The Importance of Social Health at Work

By Olly Thomas

Social Health in the Workplace: Introduction and Statistics

In the last in this series we will be looking at how the social health of a company can effect the overall wellbeing of the organisation as well as the individual. This can take many forms and is a complex lattice of cultural norms which make up how a company comes together as a whole. Forming bonds with team mates is a primal instinct that we all desire as social creatures. Without this our general wellbeing suffers.

 

Problems and Solutions

Traditionally a co-located team forms social bonds through a shared experience within a shared location and time. These experiences along with mutual values form your culture. By defining your values early on and living by these in the day-to-day running of the organisation values can bring everyone together with a shared sense of purpose. This can effect everything from hiring to collaboration, from communication to conflict resolution.

As companies move to a distributed model of work the very essence of company culture is challenged. How can a company form a culture when they are physically separate? Many remote companies are answering these questions by successfully fostering cultures that are just has healthy as their on-site competitors. Using some out-of-the-box thinking and a healthy humanistic approach, companies can cultivate trust, empathy, friendship, respect and collaboration while rarely meeting in person.

There are numerous ways for companies to develop their culture, from 1-on-1 coffee chats with coworkers, to group townhall meetings, from socially sharing parts of their home life to facilitating ice breakers to really get to know your team mates. Creating those ‘watercooler moments’ is a key component to making a happy and fun workplace. It is shown that happy employees not only stick around longer but are far more productive and produce far more innovate ideas in the process.Off-site meetups can have huge impacts on long term team bonds. Make the effort to bring everyone together once or twice a year so that people can get to know each other face-to-face. Nothing can replace those moments and so it’s important to invest in them accordingly. Organisations should use shared values and creative ways for people to form special relationships to mold their unique culture, after all thats what makes work so rewarding.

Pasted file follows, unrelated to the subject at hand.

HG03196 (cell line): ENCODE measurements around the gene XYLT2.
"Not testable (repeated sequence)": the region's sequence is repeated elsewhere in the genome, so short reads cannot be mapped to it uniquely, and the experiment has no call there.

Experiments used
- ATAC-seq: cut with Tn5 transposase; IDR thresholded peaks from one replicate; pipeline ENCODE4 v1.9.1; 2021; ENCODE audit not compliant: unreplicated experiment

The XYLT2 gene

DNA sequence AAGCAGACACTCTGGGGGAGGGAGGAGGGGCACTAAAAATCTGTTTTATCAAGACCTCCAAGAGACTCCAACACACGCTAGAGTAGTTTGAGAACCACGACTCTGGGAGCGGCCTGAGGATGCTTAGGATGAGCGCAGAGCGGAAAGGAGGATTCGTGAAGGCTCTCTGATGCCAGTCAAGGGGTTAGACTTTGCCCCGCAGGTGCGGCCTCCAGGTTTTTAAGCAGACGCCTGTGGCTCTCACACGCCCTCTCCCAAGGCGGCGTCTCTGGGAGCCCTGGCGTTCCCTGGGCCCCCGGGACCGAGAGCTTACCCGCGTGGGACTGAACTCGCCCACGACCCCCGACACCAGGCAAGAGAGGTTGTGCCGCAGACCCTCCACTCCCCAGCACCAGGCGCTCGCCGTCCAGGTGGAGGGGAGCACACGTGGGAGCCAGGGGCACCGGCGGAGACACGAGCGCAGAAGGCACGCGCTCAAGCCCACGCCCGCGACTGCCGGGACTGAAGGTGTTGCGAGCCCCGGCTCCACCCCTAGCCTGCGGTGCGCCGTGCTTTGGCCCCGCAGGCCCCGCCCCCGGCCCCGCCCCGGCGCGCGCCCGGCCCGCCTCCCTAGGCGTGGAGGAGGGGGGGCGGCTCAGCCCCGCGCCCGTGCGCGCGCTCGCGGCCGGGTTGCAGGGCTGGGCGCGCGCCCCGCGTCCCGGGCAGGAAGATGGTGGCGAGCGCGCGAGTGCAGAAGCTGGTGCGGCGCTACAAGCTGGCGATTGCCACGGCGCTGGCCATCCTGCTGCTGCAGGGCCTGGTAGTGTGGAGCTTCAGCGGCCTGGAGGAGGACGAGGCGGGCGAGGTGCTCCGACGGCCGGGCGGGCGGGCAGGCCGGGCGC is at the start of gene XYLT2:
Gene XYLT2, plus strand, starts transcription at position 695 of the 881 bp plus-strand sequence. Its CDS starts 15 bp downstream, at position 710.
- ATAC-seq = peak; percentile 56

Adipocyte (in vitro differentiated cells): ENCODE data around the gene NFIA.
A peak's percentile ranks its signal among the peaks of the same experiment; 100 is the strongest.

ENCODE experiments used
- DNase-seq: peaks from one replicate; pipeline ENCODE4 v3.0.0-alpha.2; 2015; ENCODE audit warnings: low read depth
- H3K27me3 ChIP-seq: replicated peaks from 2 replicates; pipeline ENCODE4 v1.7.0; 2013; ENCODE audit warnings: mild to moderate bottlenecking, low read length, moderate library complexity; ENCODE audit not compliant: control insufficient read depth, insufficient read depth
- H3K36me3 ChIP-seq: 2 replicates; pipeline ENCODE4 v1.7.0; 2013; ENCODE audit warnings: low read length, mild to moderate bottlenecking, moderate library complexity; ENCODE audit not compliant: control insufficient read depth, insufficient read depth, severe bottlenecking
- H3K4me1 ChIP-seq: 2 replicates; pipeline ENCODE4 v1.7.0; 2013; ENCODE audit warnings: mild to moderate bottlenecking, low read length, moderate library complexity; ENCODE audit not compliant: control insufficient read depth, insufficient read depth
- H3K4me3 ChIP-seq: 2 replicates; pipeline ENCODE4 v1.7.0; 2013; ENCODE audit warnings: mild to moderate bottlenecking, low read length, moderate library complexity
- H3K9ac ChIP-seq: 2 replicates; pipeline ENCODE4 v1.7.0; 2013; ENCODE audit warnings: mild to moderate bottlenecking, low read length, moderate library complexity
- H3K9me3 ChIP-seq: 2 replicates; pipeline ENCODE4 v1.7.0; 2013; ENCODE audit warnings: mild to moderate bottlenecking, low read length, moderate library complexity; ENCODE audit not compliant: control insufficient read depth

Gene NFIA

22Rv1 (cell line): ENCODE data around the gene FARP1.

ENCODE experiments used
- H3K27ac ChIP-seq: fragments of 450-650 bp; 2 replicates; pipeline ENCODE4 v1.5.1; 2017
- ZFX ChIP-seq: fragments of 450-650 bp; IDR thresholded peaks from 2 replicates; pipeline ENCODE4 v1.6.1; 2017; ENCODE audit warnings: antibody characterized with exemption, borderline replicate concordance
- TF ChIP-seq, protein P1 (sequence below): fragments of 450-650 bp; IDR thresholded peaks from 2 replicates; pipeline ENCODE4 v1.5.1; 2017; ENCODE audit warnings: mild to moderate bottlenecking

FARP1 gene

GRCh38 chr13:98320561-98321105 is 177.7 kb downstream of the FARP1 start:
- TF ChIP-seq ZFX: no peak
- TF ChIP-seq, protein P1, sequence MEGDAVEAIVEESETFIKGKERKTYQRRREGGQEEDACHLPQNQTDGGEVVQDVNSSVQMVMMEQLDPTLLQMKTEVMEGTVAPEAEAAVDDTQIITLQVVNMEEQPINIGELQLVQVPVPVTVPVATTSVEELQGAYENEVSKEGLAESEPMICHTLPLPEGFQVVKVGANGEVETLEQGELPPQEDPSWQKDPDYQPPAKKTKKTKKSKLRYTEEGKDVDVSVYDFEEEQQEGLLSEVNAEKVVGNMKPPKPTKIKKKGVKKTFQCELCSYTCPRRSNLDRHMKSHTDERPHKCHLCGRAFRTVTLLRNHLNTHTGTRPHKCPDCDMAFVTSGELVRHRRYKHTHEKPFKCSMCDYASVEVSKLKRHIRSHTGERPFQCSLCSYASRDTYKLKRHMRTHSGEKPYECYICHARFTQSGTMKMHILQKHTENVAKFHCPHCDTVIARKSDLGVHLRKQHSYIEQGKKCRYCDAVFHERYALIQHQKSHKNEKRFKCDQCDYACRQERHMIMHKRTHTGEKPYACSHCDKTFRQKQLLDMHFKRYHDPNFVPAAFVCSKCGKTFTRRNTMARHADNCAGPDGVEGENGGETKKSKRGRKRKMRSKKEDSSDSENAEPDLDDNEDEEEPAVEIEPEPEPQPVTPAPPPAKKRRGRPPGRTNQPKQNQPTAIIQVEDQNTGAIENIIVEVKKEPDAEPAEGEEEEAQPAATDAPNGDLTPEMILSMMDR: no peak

Working at home alone all day can have huge benefits when it comes to productivity.The flexibility and autonomous nature of remote work means it’s ideal for fitting around your personal life, being able to be there for family, children or special events you might have missed out on. Being able to balance when and how you work opens up possibilities previous taken away by a daily commute and a fixed office with fixed hours. Aside from the obvious benefits, social isolation is a big challenge for many. In fact social isolation has been shown to be the second biggest struggle remote workers face in 2019. Employees face not interacting with another human for hours or even days at a time which can have a large impact on their social and mental wellbeing. ****But luckily by taking a few active steps you have the power to change this. With the rise of co-working spaces and laptop friendly cafes it allows people to get out of the home environment and into more social spaces. Being able to balance social work with focused work is the key to a holistic approach to social wellness in the workplace.

 

Conclusion

Social wellness is a tricky beast to tackle, there are no easy answers. A company needs to tread its own path while facilitating and investing in their culture and people. On an individual level there are pro-active approaches to combat isolation. Finding that balance with how and where that works best for you is key. Making the effort to be social will have positive impacts throughout the rest of your worklife. It can boost your productivity and keep you feeling like a happy and healthy human.

 

Actionable Checklist

  • Align your team around a shared set of values to work by in your day-to-day lives.
  • Proactively build your culture by facilitating daily opportunities to form those close human bonds between coworkers.
  • Think outside the box when bringing people together, especially when working as a distributed team.
  • Make time in your day to attend special events you would have otherwise miss in a usual 9-to-5 job. Make the most of your flexibility and autonomy.
  • If social isolation is effecting you be proactive and try working at a coworking space a few days a week.
  • Switch up your environment to keep it fresh. Work at a coffee shop for a few hours or go round to a friends house who also works from home.
 

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